A beautiful small tree generally occurring in clonal colonies.

This typically suckers from the roots to form a clonal colony/grove. The reason small "seedlings" are so hard to transplant is because they generally aren't seedlings or even separate plants at all, but suckers dependent on the same, much larger root system. In this respect it's much like staghorn sumac or black locust.

This isn't a popular landscaping tree because it generally requires a great deal of work to cut down all the suckers every year. And the grove will outcompete most other garden plants.


On Jul 15, 2016, Timberplot from Blairsville, PA wrote:

I have found patches of Sassafras within fencerows, abandoned fields and upland hilltops throughout Western Pa. Occasionally I will find some older trees in a forest setting that have survived the successional transition of that particular woodlot. Similar to Spicebush (Lindera benzoin), the aromatic, spicy scent is pleasant to smell. I have dug root bark in the early Spring to make tea. Although I have read it can be "potentially" carcinogenic, I also have medicinal books that indicate Sassafras is used as a Spring tonic to stimulate and cleanse the liver and purify the blood? I enjoy a cup of tea once in a while. I remember a neighbor, who made Grandfather clocks, telling me the large clock he just finished was made of Sassafras wood.


On Oct 28, 2015, Raegreen from Shreveport, LA wrote:

I love this tree because of it's year-round interest - the chartreuse blooms in spring, the summer berries, the beautiful red "mittens" in the fall. Even in the winter, when bare, the gnarled branches are very sculptural. My oldest is at least 40 years old, but just in the last few months it has started to lean terribly and I'm afraid we're faced with cutting it down. It has aimed itself toward the house and no amount of bracing seems to help.

Does anyone know if it will produce from the roots and grow back (like crepe myrtles, pearl bush, etc.) do? We hate the thoughts of losing it completely.

Thanks for any/all responses!


On Mar 5, 2014, FlyPoison from Rock Hill, SC (Zone 7a) wrote:

Sassafras is a great plant with all season interest. I was able to transplant a sapling a few years a go and it's doing very well under the canopy a middle-aged White Oak. The deer love the saplings so I had to surround it with chicken wire until it gets large enough for them not to bother with it. I was recently able to find nice 5 gallon that's already nearly 6' tall! I'm crossing my fingers in hopes that it's a female!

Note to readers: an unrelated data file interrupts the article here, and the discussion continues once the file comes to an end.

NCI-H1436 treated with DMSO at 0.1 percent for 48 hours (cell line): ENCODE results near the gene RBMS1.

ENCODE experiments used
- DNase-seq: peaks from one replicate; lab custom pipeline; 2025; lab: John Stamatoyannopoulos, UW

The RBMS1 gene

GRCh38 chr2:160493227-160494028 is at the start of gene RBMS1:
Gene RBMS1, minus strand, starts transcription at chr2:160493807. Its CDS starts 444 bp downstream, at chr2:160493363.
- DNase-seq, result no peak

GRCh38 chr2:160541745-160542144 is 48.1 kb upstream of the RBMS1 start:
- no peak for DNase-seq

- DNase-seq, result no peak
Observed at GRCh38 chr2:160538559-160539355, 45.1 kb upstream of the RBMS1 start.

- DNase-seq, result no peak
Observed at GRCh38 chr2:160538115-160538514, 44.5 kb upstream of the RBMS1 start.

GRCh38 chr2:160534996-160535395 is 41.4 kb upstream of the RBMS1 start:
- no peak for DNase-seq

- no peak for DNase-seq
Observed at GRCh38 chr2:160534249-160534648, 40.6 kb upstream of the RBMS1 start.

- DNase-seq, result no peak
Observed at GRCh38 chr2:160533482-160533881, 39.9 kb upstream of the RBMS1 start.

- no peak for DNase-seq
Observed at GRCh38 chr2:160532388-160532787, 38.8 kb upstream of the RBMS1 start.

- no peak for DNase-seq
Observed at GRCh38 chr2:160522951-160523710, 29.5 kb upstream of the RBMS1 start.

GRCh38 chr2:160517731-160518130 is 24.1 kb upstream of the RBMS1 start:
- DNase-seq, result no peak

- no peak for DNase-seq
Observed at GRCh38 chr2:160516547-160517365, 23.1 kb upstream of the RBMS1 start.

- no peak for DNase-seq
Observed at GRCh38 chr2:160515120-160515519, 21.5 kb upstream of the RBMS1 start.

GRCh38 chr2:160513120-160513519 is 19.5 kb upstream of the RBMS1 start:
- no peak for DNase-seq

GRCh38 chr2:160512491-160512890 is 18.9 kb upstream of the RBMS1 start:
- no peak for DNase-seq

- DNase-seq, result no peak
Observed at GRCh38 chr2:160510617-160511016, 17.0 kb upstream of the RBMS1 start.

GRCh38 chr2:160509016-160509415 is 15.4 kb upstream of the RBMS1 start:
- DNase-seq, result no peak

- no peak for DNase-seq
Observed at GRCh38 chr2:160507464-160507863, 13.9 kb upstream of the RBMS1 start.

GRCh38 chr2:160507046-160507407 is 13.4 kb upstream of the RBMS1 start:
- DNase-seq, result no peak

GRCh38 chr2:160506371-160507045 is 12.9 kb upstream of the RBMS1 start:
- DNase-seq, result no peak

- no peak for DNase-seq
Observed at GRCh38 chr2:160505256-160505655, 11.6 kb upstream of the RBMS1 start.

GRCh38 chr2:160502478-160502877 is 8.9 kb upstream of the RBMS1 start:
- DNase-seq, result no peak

On Feb 18, 2014, Rickwebb from Downingtown, PA wrote:

It is a beautiful native tree that bears wonderful red fall color in sunny locations. It usually grows about 1.5 to 2 feet/year and lives less than 100 years. A pioneer tree coming up in open fields to begin the development to climax forest of oaks, beech, etc. Sometimes it is sold by larger regular nurseries in its natural range from east TX into New England and central MO into northern FL, but not often because it is hard to transplant because of developing a taproot with coarse lateral roots. (Although I successfully transplanted some saplings about 3 to 4 ft high myself, digging them out with good root balls). Native plant nurseries happily sell it in contains from 1 to 15 gallon sizes. Some mail order nurseries sell small plants. Sassafras can often ground sucker to form a colony, so ... read more


On Sep 23, 2013, Phellos from Port Vincent, LA wrote:

I love this tree very much. They are hard to transplant, and even the ones that survive and "establish" may not show signs of shock until the next season, when the entire trunk will mysteriously die to the ground. At that point in our yard, it is usually a 50/50 chance of it sending up a new trunk.

We have tried to grow close to 30 of these over the years. Now, we only have 4. Out of all of the ones that we have grown, only one ever made a small tree. Then, it died. The rest have all remained the size of a small shrub or sapling. Even ones we have bought from nurseries and planted have died back several times. Can excessive rain damage these plants? For a native tree in our area, they seem incredibly difficult to make survive and nearly impossible to make thrive.... read more


On Nov 24, 2012, tabasco from Cincinnati (Anderson Twp), OH (Zone 6a) wrote: